Newspaper Archive of
Catholic Northwest Progress
Seattle, Washington
May 10, 1901     Catholic Northwest Progress
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May 10, 1901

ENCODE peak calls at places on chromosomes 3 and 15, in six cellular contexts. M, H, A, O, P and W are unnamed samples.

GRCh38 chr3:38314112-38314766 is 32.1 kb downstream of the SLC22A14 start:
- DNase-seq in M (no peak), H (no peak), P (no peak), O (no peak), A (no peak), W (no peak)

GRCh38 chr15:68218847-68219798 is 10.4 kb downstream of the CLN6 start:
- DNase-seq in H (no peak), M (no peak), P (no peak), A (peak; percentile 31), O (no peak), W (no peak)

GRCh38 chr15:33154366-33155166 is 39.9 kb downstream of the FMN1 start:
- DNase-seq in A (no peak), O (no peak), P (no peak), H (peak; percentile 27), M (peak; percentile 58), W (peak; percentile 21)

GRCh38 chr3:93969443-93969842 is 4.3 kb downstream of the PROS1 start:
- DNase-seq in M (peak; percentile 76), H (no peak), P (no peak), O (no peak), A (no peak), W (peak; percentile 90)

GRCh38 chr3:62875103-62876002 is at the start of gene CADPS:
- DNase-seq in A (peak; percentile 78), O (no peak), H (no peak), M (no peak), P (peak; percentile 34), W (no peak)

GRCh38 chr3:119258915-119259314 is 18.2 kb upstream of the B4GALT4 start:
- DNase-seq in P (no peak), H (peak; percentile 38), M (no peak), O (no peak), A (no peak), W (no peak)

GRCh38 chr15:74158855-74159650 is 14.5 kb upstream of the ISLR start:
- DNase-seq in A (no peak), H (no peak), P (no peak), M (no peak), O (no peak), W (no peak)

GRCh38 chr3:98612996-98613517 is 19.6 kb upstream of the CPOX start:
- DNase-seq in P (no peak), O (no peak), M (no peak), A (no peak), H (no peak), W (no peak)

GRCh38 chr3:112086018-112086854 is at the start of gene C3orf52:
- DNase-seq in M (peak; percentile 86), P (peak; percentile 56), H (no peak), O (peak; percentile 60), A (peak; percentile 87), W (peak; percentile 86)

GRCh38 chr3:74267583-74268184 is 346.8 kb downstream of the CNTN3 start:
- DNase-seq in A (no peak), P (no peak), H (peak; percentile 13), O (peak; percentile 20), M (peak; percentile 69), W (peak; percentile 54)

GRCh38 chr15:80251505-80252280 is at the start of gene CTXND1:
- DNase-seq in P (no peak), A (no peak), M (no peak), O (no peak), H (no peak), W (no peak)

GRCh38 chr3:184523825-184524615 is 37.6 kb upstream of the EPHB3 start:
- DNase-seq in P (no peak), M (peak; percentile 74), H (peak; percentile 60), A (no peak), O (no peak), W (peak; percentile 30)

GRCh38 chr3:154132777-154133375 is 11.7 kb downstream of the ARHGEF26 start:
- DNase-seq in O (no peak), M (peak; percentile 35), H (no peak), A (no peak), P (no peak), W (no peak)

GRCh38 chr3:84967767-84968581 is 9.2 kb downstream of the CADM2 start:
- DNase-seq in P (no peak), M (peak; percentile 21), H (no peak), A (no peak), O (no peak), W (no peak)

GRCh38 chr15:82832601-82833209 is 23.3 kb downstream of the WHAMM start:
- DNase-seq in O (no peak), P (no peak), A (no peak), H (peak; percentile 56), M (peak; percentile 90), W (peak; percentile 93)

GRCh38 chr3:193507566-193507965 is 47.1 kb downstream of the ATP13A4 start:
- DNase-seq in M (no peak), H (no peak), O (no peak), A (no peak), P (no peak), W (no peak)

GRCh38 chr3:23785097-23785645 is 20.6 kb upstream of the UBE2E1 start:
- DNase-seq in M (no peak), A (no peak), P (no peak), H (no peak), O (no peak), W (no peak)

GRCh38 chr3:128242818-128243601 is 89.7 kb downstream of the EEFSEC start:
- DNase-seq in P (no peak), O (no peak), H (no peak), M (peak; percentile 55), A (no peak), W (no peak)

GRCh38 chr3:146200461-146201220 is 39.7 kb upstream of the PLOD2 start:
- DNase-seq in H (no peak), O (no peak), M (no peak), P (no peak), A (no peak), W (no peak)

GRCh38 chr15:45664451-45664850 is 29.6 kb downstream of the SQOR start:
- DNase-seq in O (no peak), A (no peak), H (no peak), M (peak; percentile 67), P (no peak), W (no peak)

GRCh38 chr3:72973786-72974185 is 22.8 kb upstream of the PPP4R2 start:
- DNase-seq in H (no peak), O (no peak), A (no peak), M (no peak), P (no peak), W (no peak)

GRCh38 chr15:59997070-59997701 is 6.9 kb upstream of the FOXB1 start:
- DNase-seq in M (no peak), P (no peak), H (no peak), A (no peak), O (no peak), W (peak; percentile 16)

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THE CATHOLIC PROGRESS. Note00 aI00d Commen00s Seattle Mail and Herald. Y t I L The Pathfinder, now in port, is the boat on which Prof. Agassiz made sev- eral extensive scientific expeditions: The Tosa Maru, that took on a mis- cellaneous cargo at the Great North- ern warehouses the past week, is one of the largest vessels that ever enter- ed this or any other port. Her length is 445 feet, and her capacity 6,500 tons, :or about 300 carloads. A walk through Moran Brothers' shipyard is necessary in order to form an adequate conception of the magnl tude of the plans that that company is following out in mking the prapera- tions necessary to the construction of the battleship, The shops now under construction will, when completed, cov- er almost ten acres of ground, all un- der one roof. The new residence of A. B. Graham, at the corner of Ninth avenue and Co- lumbia street, is probably the finest piece of architecture to be foun.d in Seattle at the persent time, Its mas- sive pillars and the two gray stone lions guarding the front entrance are works of rare beauty and skill, and the whole building presents a very pleasing and imposing effect to the ar- tisti'c eye. The excavation work for the new block to be erected at the northwest corner of First and Union, is going forward with all possible speed. This particular bit of improvement work is one of considerable importance, for it not only adds another stately build* ing to that already prosperous busi- ness neighborhood, but also wipes out a host of old shacks and dingy shops which were, to say the least, not edi- fices remarkabie for their beauty. According to a dispatch from Min- neapolis, dated May 1st, seven heavy passenger trains, none of them less than eleven cars each, and all loaded  to the guards, !eft that city for the Pacific Northwest upon the above date. This means that 3,500 people are aiming for this section of the world, and are due to arrive about the time this article is read. It strikes us, as might a gentle breeze from the ocean, that the settler's rates will cause more people to come toour locality this sea- son than is meet and consistent with the general order and development .of a new country like ours, and such a condition of things could hardly work otherwise than harmfully to both the state in general and the fortunes of disappointed home-seekers. Many things that unintentionally vary the sombreness of life come through the mails to a newspaper man in the course of a week. If his paper happens to be one that brings him in close touch with the resident of the rural district this experience is often delightfully intensified. Miller Freeman, the rushing, push- ing editor of "the only Ranch and Range," not long since published a portrait of a blooded bull belonging to a Yakima county German farmer, under the cut of which he stated: "This is a half tone of a Jersey bull, belonging to Mr. ." In a few days he received a letter from the farmer. "Misther Freeman," the letter ran, "de picture of de Bull vas very nice, I tank it vas all right. But you make yon misdake. You say 'e vas a half- ton bull, when in fact he velgh almost yon whole ton." A few months ago there was pre. sented to the business men of Seattle a square business proposition. The firm of Moran Brothers, backed by a record of h0nest industry and invinci- ble energy, said to the merchants and property-owners of Seattle, in effect: We are the lowest bidders on one of Uncle Sam's great new battleships. Our bid is $200,000 above the govern- ment limit of cost. We have already made our figures as low as a fair profit on the work warrants, but we will cut out $100,000 of profit if thereby this cotract can come to Seattle, Will you pledge the oher $100,000 in subscrip- tions to be paid upon completion of the work, and thus enable us to reduce our bid the necessary $200,000 and gain the c6ntractT' The answer came in four days and Moran Brothers are building the bat- tleship Nebraska. Why was the re- : sponse so' prompt and so complete? Sire'ply because it was a combination of sound business sense and local pa- triotism. The contract meant four .million dollars axpended within four years; hundreds of men constantly em- ployed ulon an absolute addition to present industries; a new payroll of $50;000 per month for local expendi- tures; more homes, more real estate sales, more merchandising of all kinds, more business buildings, higher prop- erly'values and rentals; the estab- lishment of a plant which would at- tract future contracts. Put in plain figures, Moran Brothers practically said: "Gentlemen, in return for a sub- sidy of a hundred thousand dollars we will secure the. spending of four mill- ion dollars in Seattle within four years, and establish a great local in* dustry for all time." The merchant saw five dollars increased profits from trade for every dollar pledged; the landlord saw twenty-five dollars re- turning in higher rents for each dol- the owner of town lots saw a: chance a: In val- nations.. All felt the "Seattle spirit," ] 'd: :tli e/subsidy /a:s:!:i;fSfl:. fn': short order. When all is said and done,! however, the men whe,.deserve the most tribute for local  'pat'rloilgm are the. Moran Brothers themselves. They invest their capital, their time, ! their experience, their energy, their reputation, on a certainty of a mighty task and a chance of a small profit and future contracts. Investing ten- fold more than the entire subsidy llst, their'hope of return is measured in thousands; the subscribers to the subsidy may read their title clear to millions. If ever a subsidy demonstrated shrewd business sense the battleship subscription is a most shining exam- ple. Bridge Building InAmerica. Americans are twenty years in ad- vance of other nations except Canada in the art of bridge design and con- struction. The steel of which a bridge is made represents about half of its cost. Steel is now made in the United States at much less cost than in any other country. In Britain labor is so much hampered by trades unionism that it is admitted by one of the lead- ers that the cost of labor in making steel in the United States is not one- half of what it is in Britain. This can be said also of the labor employed in manufacturing. The market for bridges is far great- er in the United States than else. where. The .States have now 190,000 miles of railways, and it has been es- timated that there is an average of one span of metallic bridge for every three miles of railway: This gives 63,000 bridges on existing lines, with- out including those required for new lines. The increase in the United States of the weight of cars and en- gines has resulted in wonderful eco- nomic changes. The average rate of freights on American railways was in 1867 a let- tlo over $5 per ton. Now it averages 95 cents. Any one can figure the sav- ing on 976,000,000 of tons Of freight i moved in 1900. These larger cars car- ry double the paying load of the old ones that they have superseded, and more powerful engines draw more cars in a train. This increase of weight of rolling stock has led to the renewal of the 68,000 old bridges by stronger and heavler ones. This de- mand has brought into existence many bridge-building companies, and they can well afford to equip with the best labor-saving and accurate working machinery, regardless of first cost, as they know it would seldom if ever lie idle, European bridge builders are Bridge building is merely an adjunct increased in weight as they have in ! America. The old bridges answer their purpose, and the demand has been chiefly confined to new ones. Bridge "uilding is merely an adjunct to other business, and possibly the owners are wise in not investing much capital in special tools.--Engineering Magazine. The press dispatches say that J. J. Hill is behind a scheme to consolidate the express companies of the United States. To::Attract ": : Faetories There is a great deal of talk in va- rious towns and cities about inducing factories to locate there. Th..:,ambl- ties to have factories iocate in a city is a commendable one. As we have re- marked before, the modern city is built by manufacturing :industries and without such industries giving employ- G. Newlands tries to explain the rea- runs for Nevada's loss O."oer 8000 polmlation d u'lng: the..past decade. Mr. Newlands' contention is, while. Nevada has produced $600,000,000 of gold and silver, she has not profited by the yield because she is too near San Francisco. He points out that the output of. Nevada mines was so phenomenal as to enlist people of all Occupations in mining speculations; that 'trade and :agriculture partook of: a speculative /character,: and that ther.e was no steady and permanent growth of corn- ' mercial, agricultural, or industrial pur- sufts. ' Nevada:qacked a commercial center, and there:was consequently no accumulation of capital interested in ment to the people, no city can hope state development. to achieve greatness. We are con. I Mr. Newlands' third point is that the vinced, however, that much of the talk policy of the central Pacific railroad i. ill-considered, and some of the made San Francisco the distributing means suggested for securing'factories point for the whole of Nevada, and positively harmful. I so no commercial emporium was es- The city that begins to grant spe- tablishedl like Salt Lak City, in Utah, clal favors to induce factories to lo- or Denver, in Colorado, from which cats will soon find itself in trouble. The paying of a cash bonus is the worst form taken by thl special privi- i lege craze. If it is worth $10,000 to secure a new factory to a city, why is it not worth an equal amount to retain state enterprises might receive ener- gizing direction. The promoters of the Central Pacific, which controlled the transportation of Nevada, became involved in the construction of the Southern Pacific, and, in giving it their one already located? Having hired one best energies, neglected the coloniza- factory to locate in a city, 'all the oth- tion of Nevada. In all this time no er industrial concerns ,,.hould rise up railroad company was interested in in- and demand an equal bonus for remain- creasing the population of Nevada by ing. It would be perfectly fair and calling attention to her great natural consistent to grant their demands. ! resources, while in Utah, Colorado and There are two facts that should be re- tWyoming a different policy was par: membered in connection with the cash i sued. bonus business: I The neglect of capitalists, a hostile First--Something is radically wrong railway policy, the decline of value in with the city that is compelled to hire t silver properties, all led to misrepre- mctomes to locate there " I sentation of Nevada, and the result Second--The industry that has to be was decline in population But Mr. l ought isn't worth the purchase price. ! Newlands contends that now the Cen- Such concerns are like men who will xal Pacific, as a part of the Southern: cell their votes--they will not stay bought. ] While no different in theory, the giving of free sites is different in practice from the giving of cash. Where sites are donated, the donor is usually an individual property owner, r.,o the municipality. There are in most cities owners of large areas of real estate who can well afford to give a portion of it, in order to create a demand for the balance. There is no doubt but that increased liberality in this respect on the part of individual property owners would often prove good business policy.. The best inducements that a city can offer for the location of new fac- tories will be found in its natural ad- vantages and in an honest, econom- ical administration of public affairs. An efficient fire department, good po- lice protection, low taxation, small In- debtedness and a good water supply, nre some of the important features of municipal life that will have most weight in attracting the better class of industries. The manufacturer who locates in a city because he has Investigated the conditions existing and found them satisfactory, is worth a score of those who have been bought.--Land and Ti- tle Register. What Ails Nevada? In an article in a current number of the Independent Congressman F. Pacific system, is interested in the development of Nevada. If the Feder- al government pursues the right irri- gation policy, if a well regulated sys- tem of timber cutting is substituted for the present reckless destruction of the forests, if the public lands in the arid regions are reclaimed by the government, and if laws are framed to secure the occupation of these lands by actual settlers, Mr. Newlands be-' lieves Nevada will be, not many years in the future, the home of millions of people.. He points out that, vhile the popu- at:on of the great mining camps: has ]iminished, the population of the ag- :cultural regions has increased, and e holds that it does not matter what legislation is enacted as to the silver question so that proper attention is given to the railway and the land ques- tions. With these properly handled, Nevada will go forward, he believes as rapidly as Arizona or Utah or Colo- l'ado. A Fellow Feeling, Perambulating Pete---Boss, I ain't an ordinary tramp, but every spring, 'bout April, my wife insists upon clean- in' hou Mr. Boerum Place (interrupting him sympathettcally)My poor man, don't say another word. Here's a dol- lar.Brooklyn Eagle. ,Eoll00ege ' ,,Boys_0000in a PlayiulMood Map Showin Columbia Students Trick a Waiter and Avoid Paying Their Bill. Charles Meyer, proprietor of the Ho- tel Onawa, New York Cityl earnestly seeks four Columbia students who last night put one of his white-aproned em- ployes through a course of hazing. The waiter is also in search of the col- legians. The universitymen went to one of the private dining roomsand ordered almost everything on the me- nu. It is related feelingly by the sole outsider who witnessed the feast that. the undergraduates became so witty: their humor greatly amused the wait- er. When the bill was presented each reveler clamored to pay for the whole. "It's my turn," said the first. "o, mine." "Pardon me," interposed the third. ?You're dining with me," the fourth remarked. The amicable rivalry was being pushed to an extreme when one of the merrymakers said: "Boys, I've an idea." "Lock the doors," cried the second. "Not worth while," drawled another. "You were ever fond of the impos- sible," said a fourth. "Stop chaffing," said he of the idea. "I know how to settle the question." "Unbosom." "Let's blindfold the waiter. He wlll try to catch us. The one he cap- tures shall foot the bill!" All consented with avidity that should have aroused the waiter's sus- picions, but did not. The simple ser- vitor allowed his eyes to bebandaged. All the students ran about the room chortling derisively. He strove to catch them, but failed. Then, while the waiter was still groping, the stu- dents ,one after another, stole down stairs and reached the street. Once on the pavement they sprinted for the quadrangle. When Meyer heard the noise and went up stairs to investi- gate the aproned one was taking flying leaps over barricades of furniture and calling tauntingly: "Come out where I'can reach you. Why are you hugging the walls? Oh this tsa Jolly game." "It won't be for you," returned Mey- er, tearing the bandage off his ser- vant's eyes. The waiter sought to explain, but his employer would not listen. "Find those men and make them pay," said Meyer. "Then I'll let you work for me again," So the waiter searches. ' BULLS AND ROOSTERS. Seaboard Alr Line to Loan Them to Farmers. Directly In line with, and corrob- orative of the service rendered by the railways to the public, aside from the provision of means to carry it and its produce from place to place, is an an- nouncement recently made by the Sea- Indicating Superiority of , , " i :, via ;ka. board Air Line. Southern farmers will be the beneficiaries of a scheme launched by the Seaboard Air Line, the purpose being to loan blls and roosters of the finest breeds to farm- ' : ers along the railroad's route, in or- der to improve the cattle and chicken business. These loans will be made free of charge. Any farmer who wants a rooster or a bull can get one by merely sending an application to the company. The Seaboard Atr Line has already begu to buy roosters and bulls in large numbers, and it is now sending to prospective beneficiaries circular letters setting forth the dif- ferent breeds in stock and naming the conditions under which they can be obtatne. One letter is, in part, as fol- lows: The industrial department of, the Seaboard: Air Line has the following breed.s of full-blooded roost'ers: Light Brahmas, Black Langshans and Black Minorcas, which they propose to loan to those who are located on the' line of the Seaboard Air IAne system for the purpose of improving their breed.' of chickens. These roosters will be loaned to parties for the term of 90 lays, which time will be ample to get the breed of the same. The circulation of the company's bulls is in charge of the same depart- ment, and circulars telling of the breeds on hand and the conditions gov. erntng the loan of them are similar to those for the roosters. The com- pany requests that the bulls and rope. ters be kept fro mannoyanee and pos- :i sible harm, so that the next subscrlb. er may get a bull or rooster In good condition. In.order to insure the wid- est possible circulation .for these cal, sable loans and the greatest benefit to subscribers, the company has di- rected its local station agents to talk up the scheme and interest the local farmers in kine and chicken culture. Soon lithographs and bookle.ts will be ::! issued, and these will be wisely dis- tributed. The public debt statement issued by the treasury department at Washing- ten, D. C., shows that at the close of:: business April 30, 1901, the debt leas cash in the treasury amounted to 072,745.256, a decrease for the month :( of $4,397,658. This decrease is accounted for by the purchase bonds for the sinking fund. There ta $770,842,989 in certificates in treasury / notes outstanding, which are offset by: an equal amount of cash held in the treasury for their redemption. The cash held in the treasury amounts to $1,160,089,789, and against this re demand liabllties out.standing amounting to $858,591,580, leaving a cash balance in the treasury of $306,- : 494,208.. The naval board appointed by the department to report on the fresh water harbors here has not yt public its report, but it is :he entire membership is highly slastic over the advantages of Union and Washington. The .... coahists of Captain Perry, of the battleship Iowa; well, commandant of the naval Commander Peters, Lieut,, Ensign Jensen of the Iowa, and Contractor Heibbs ......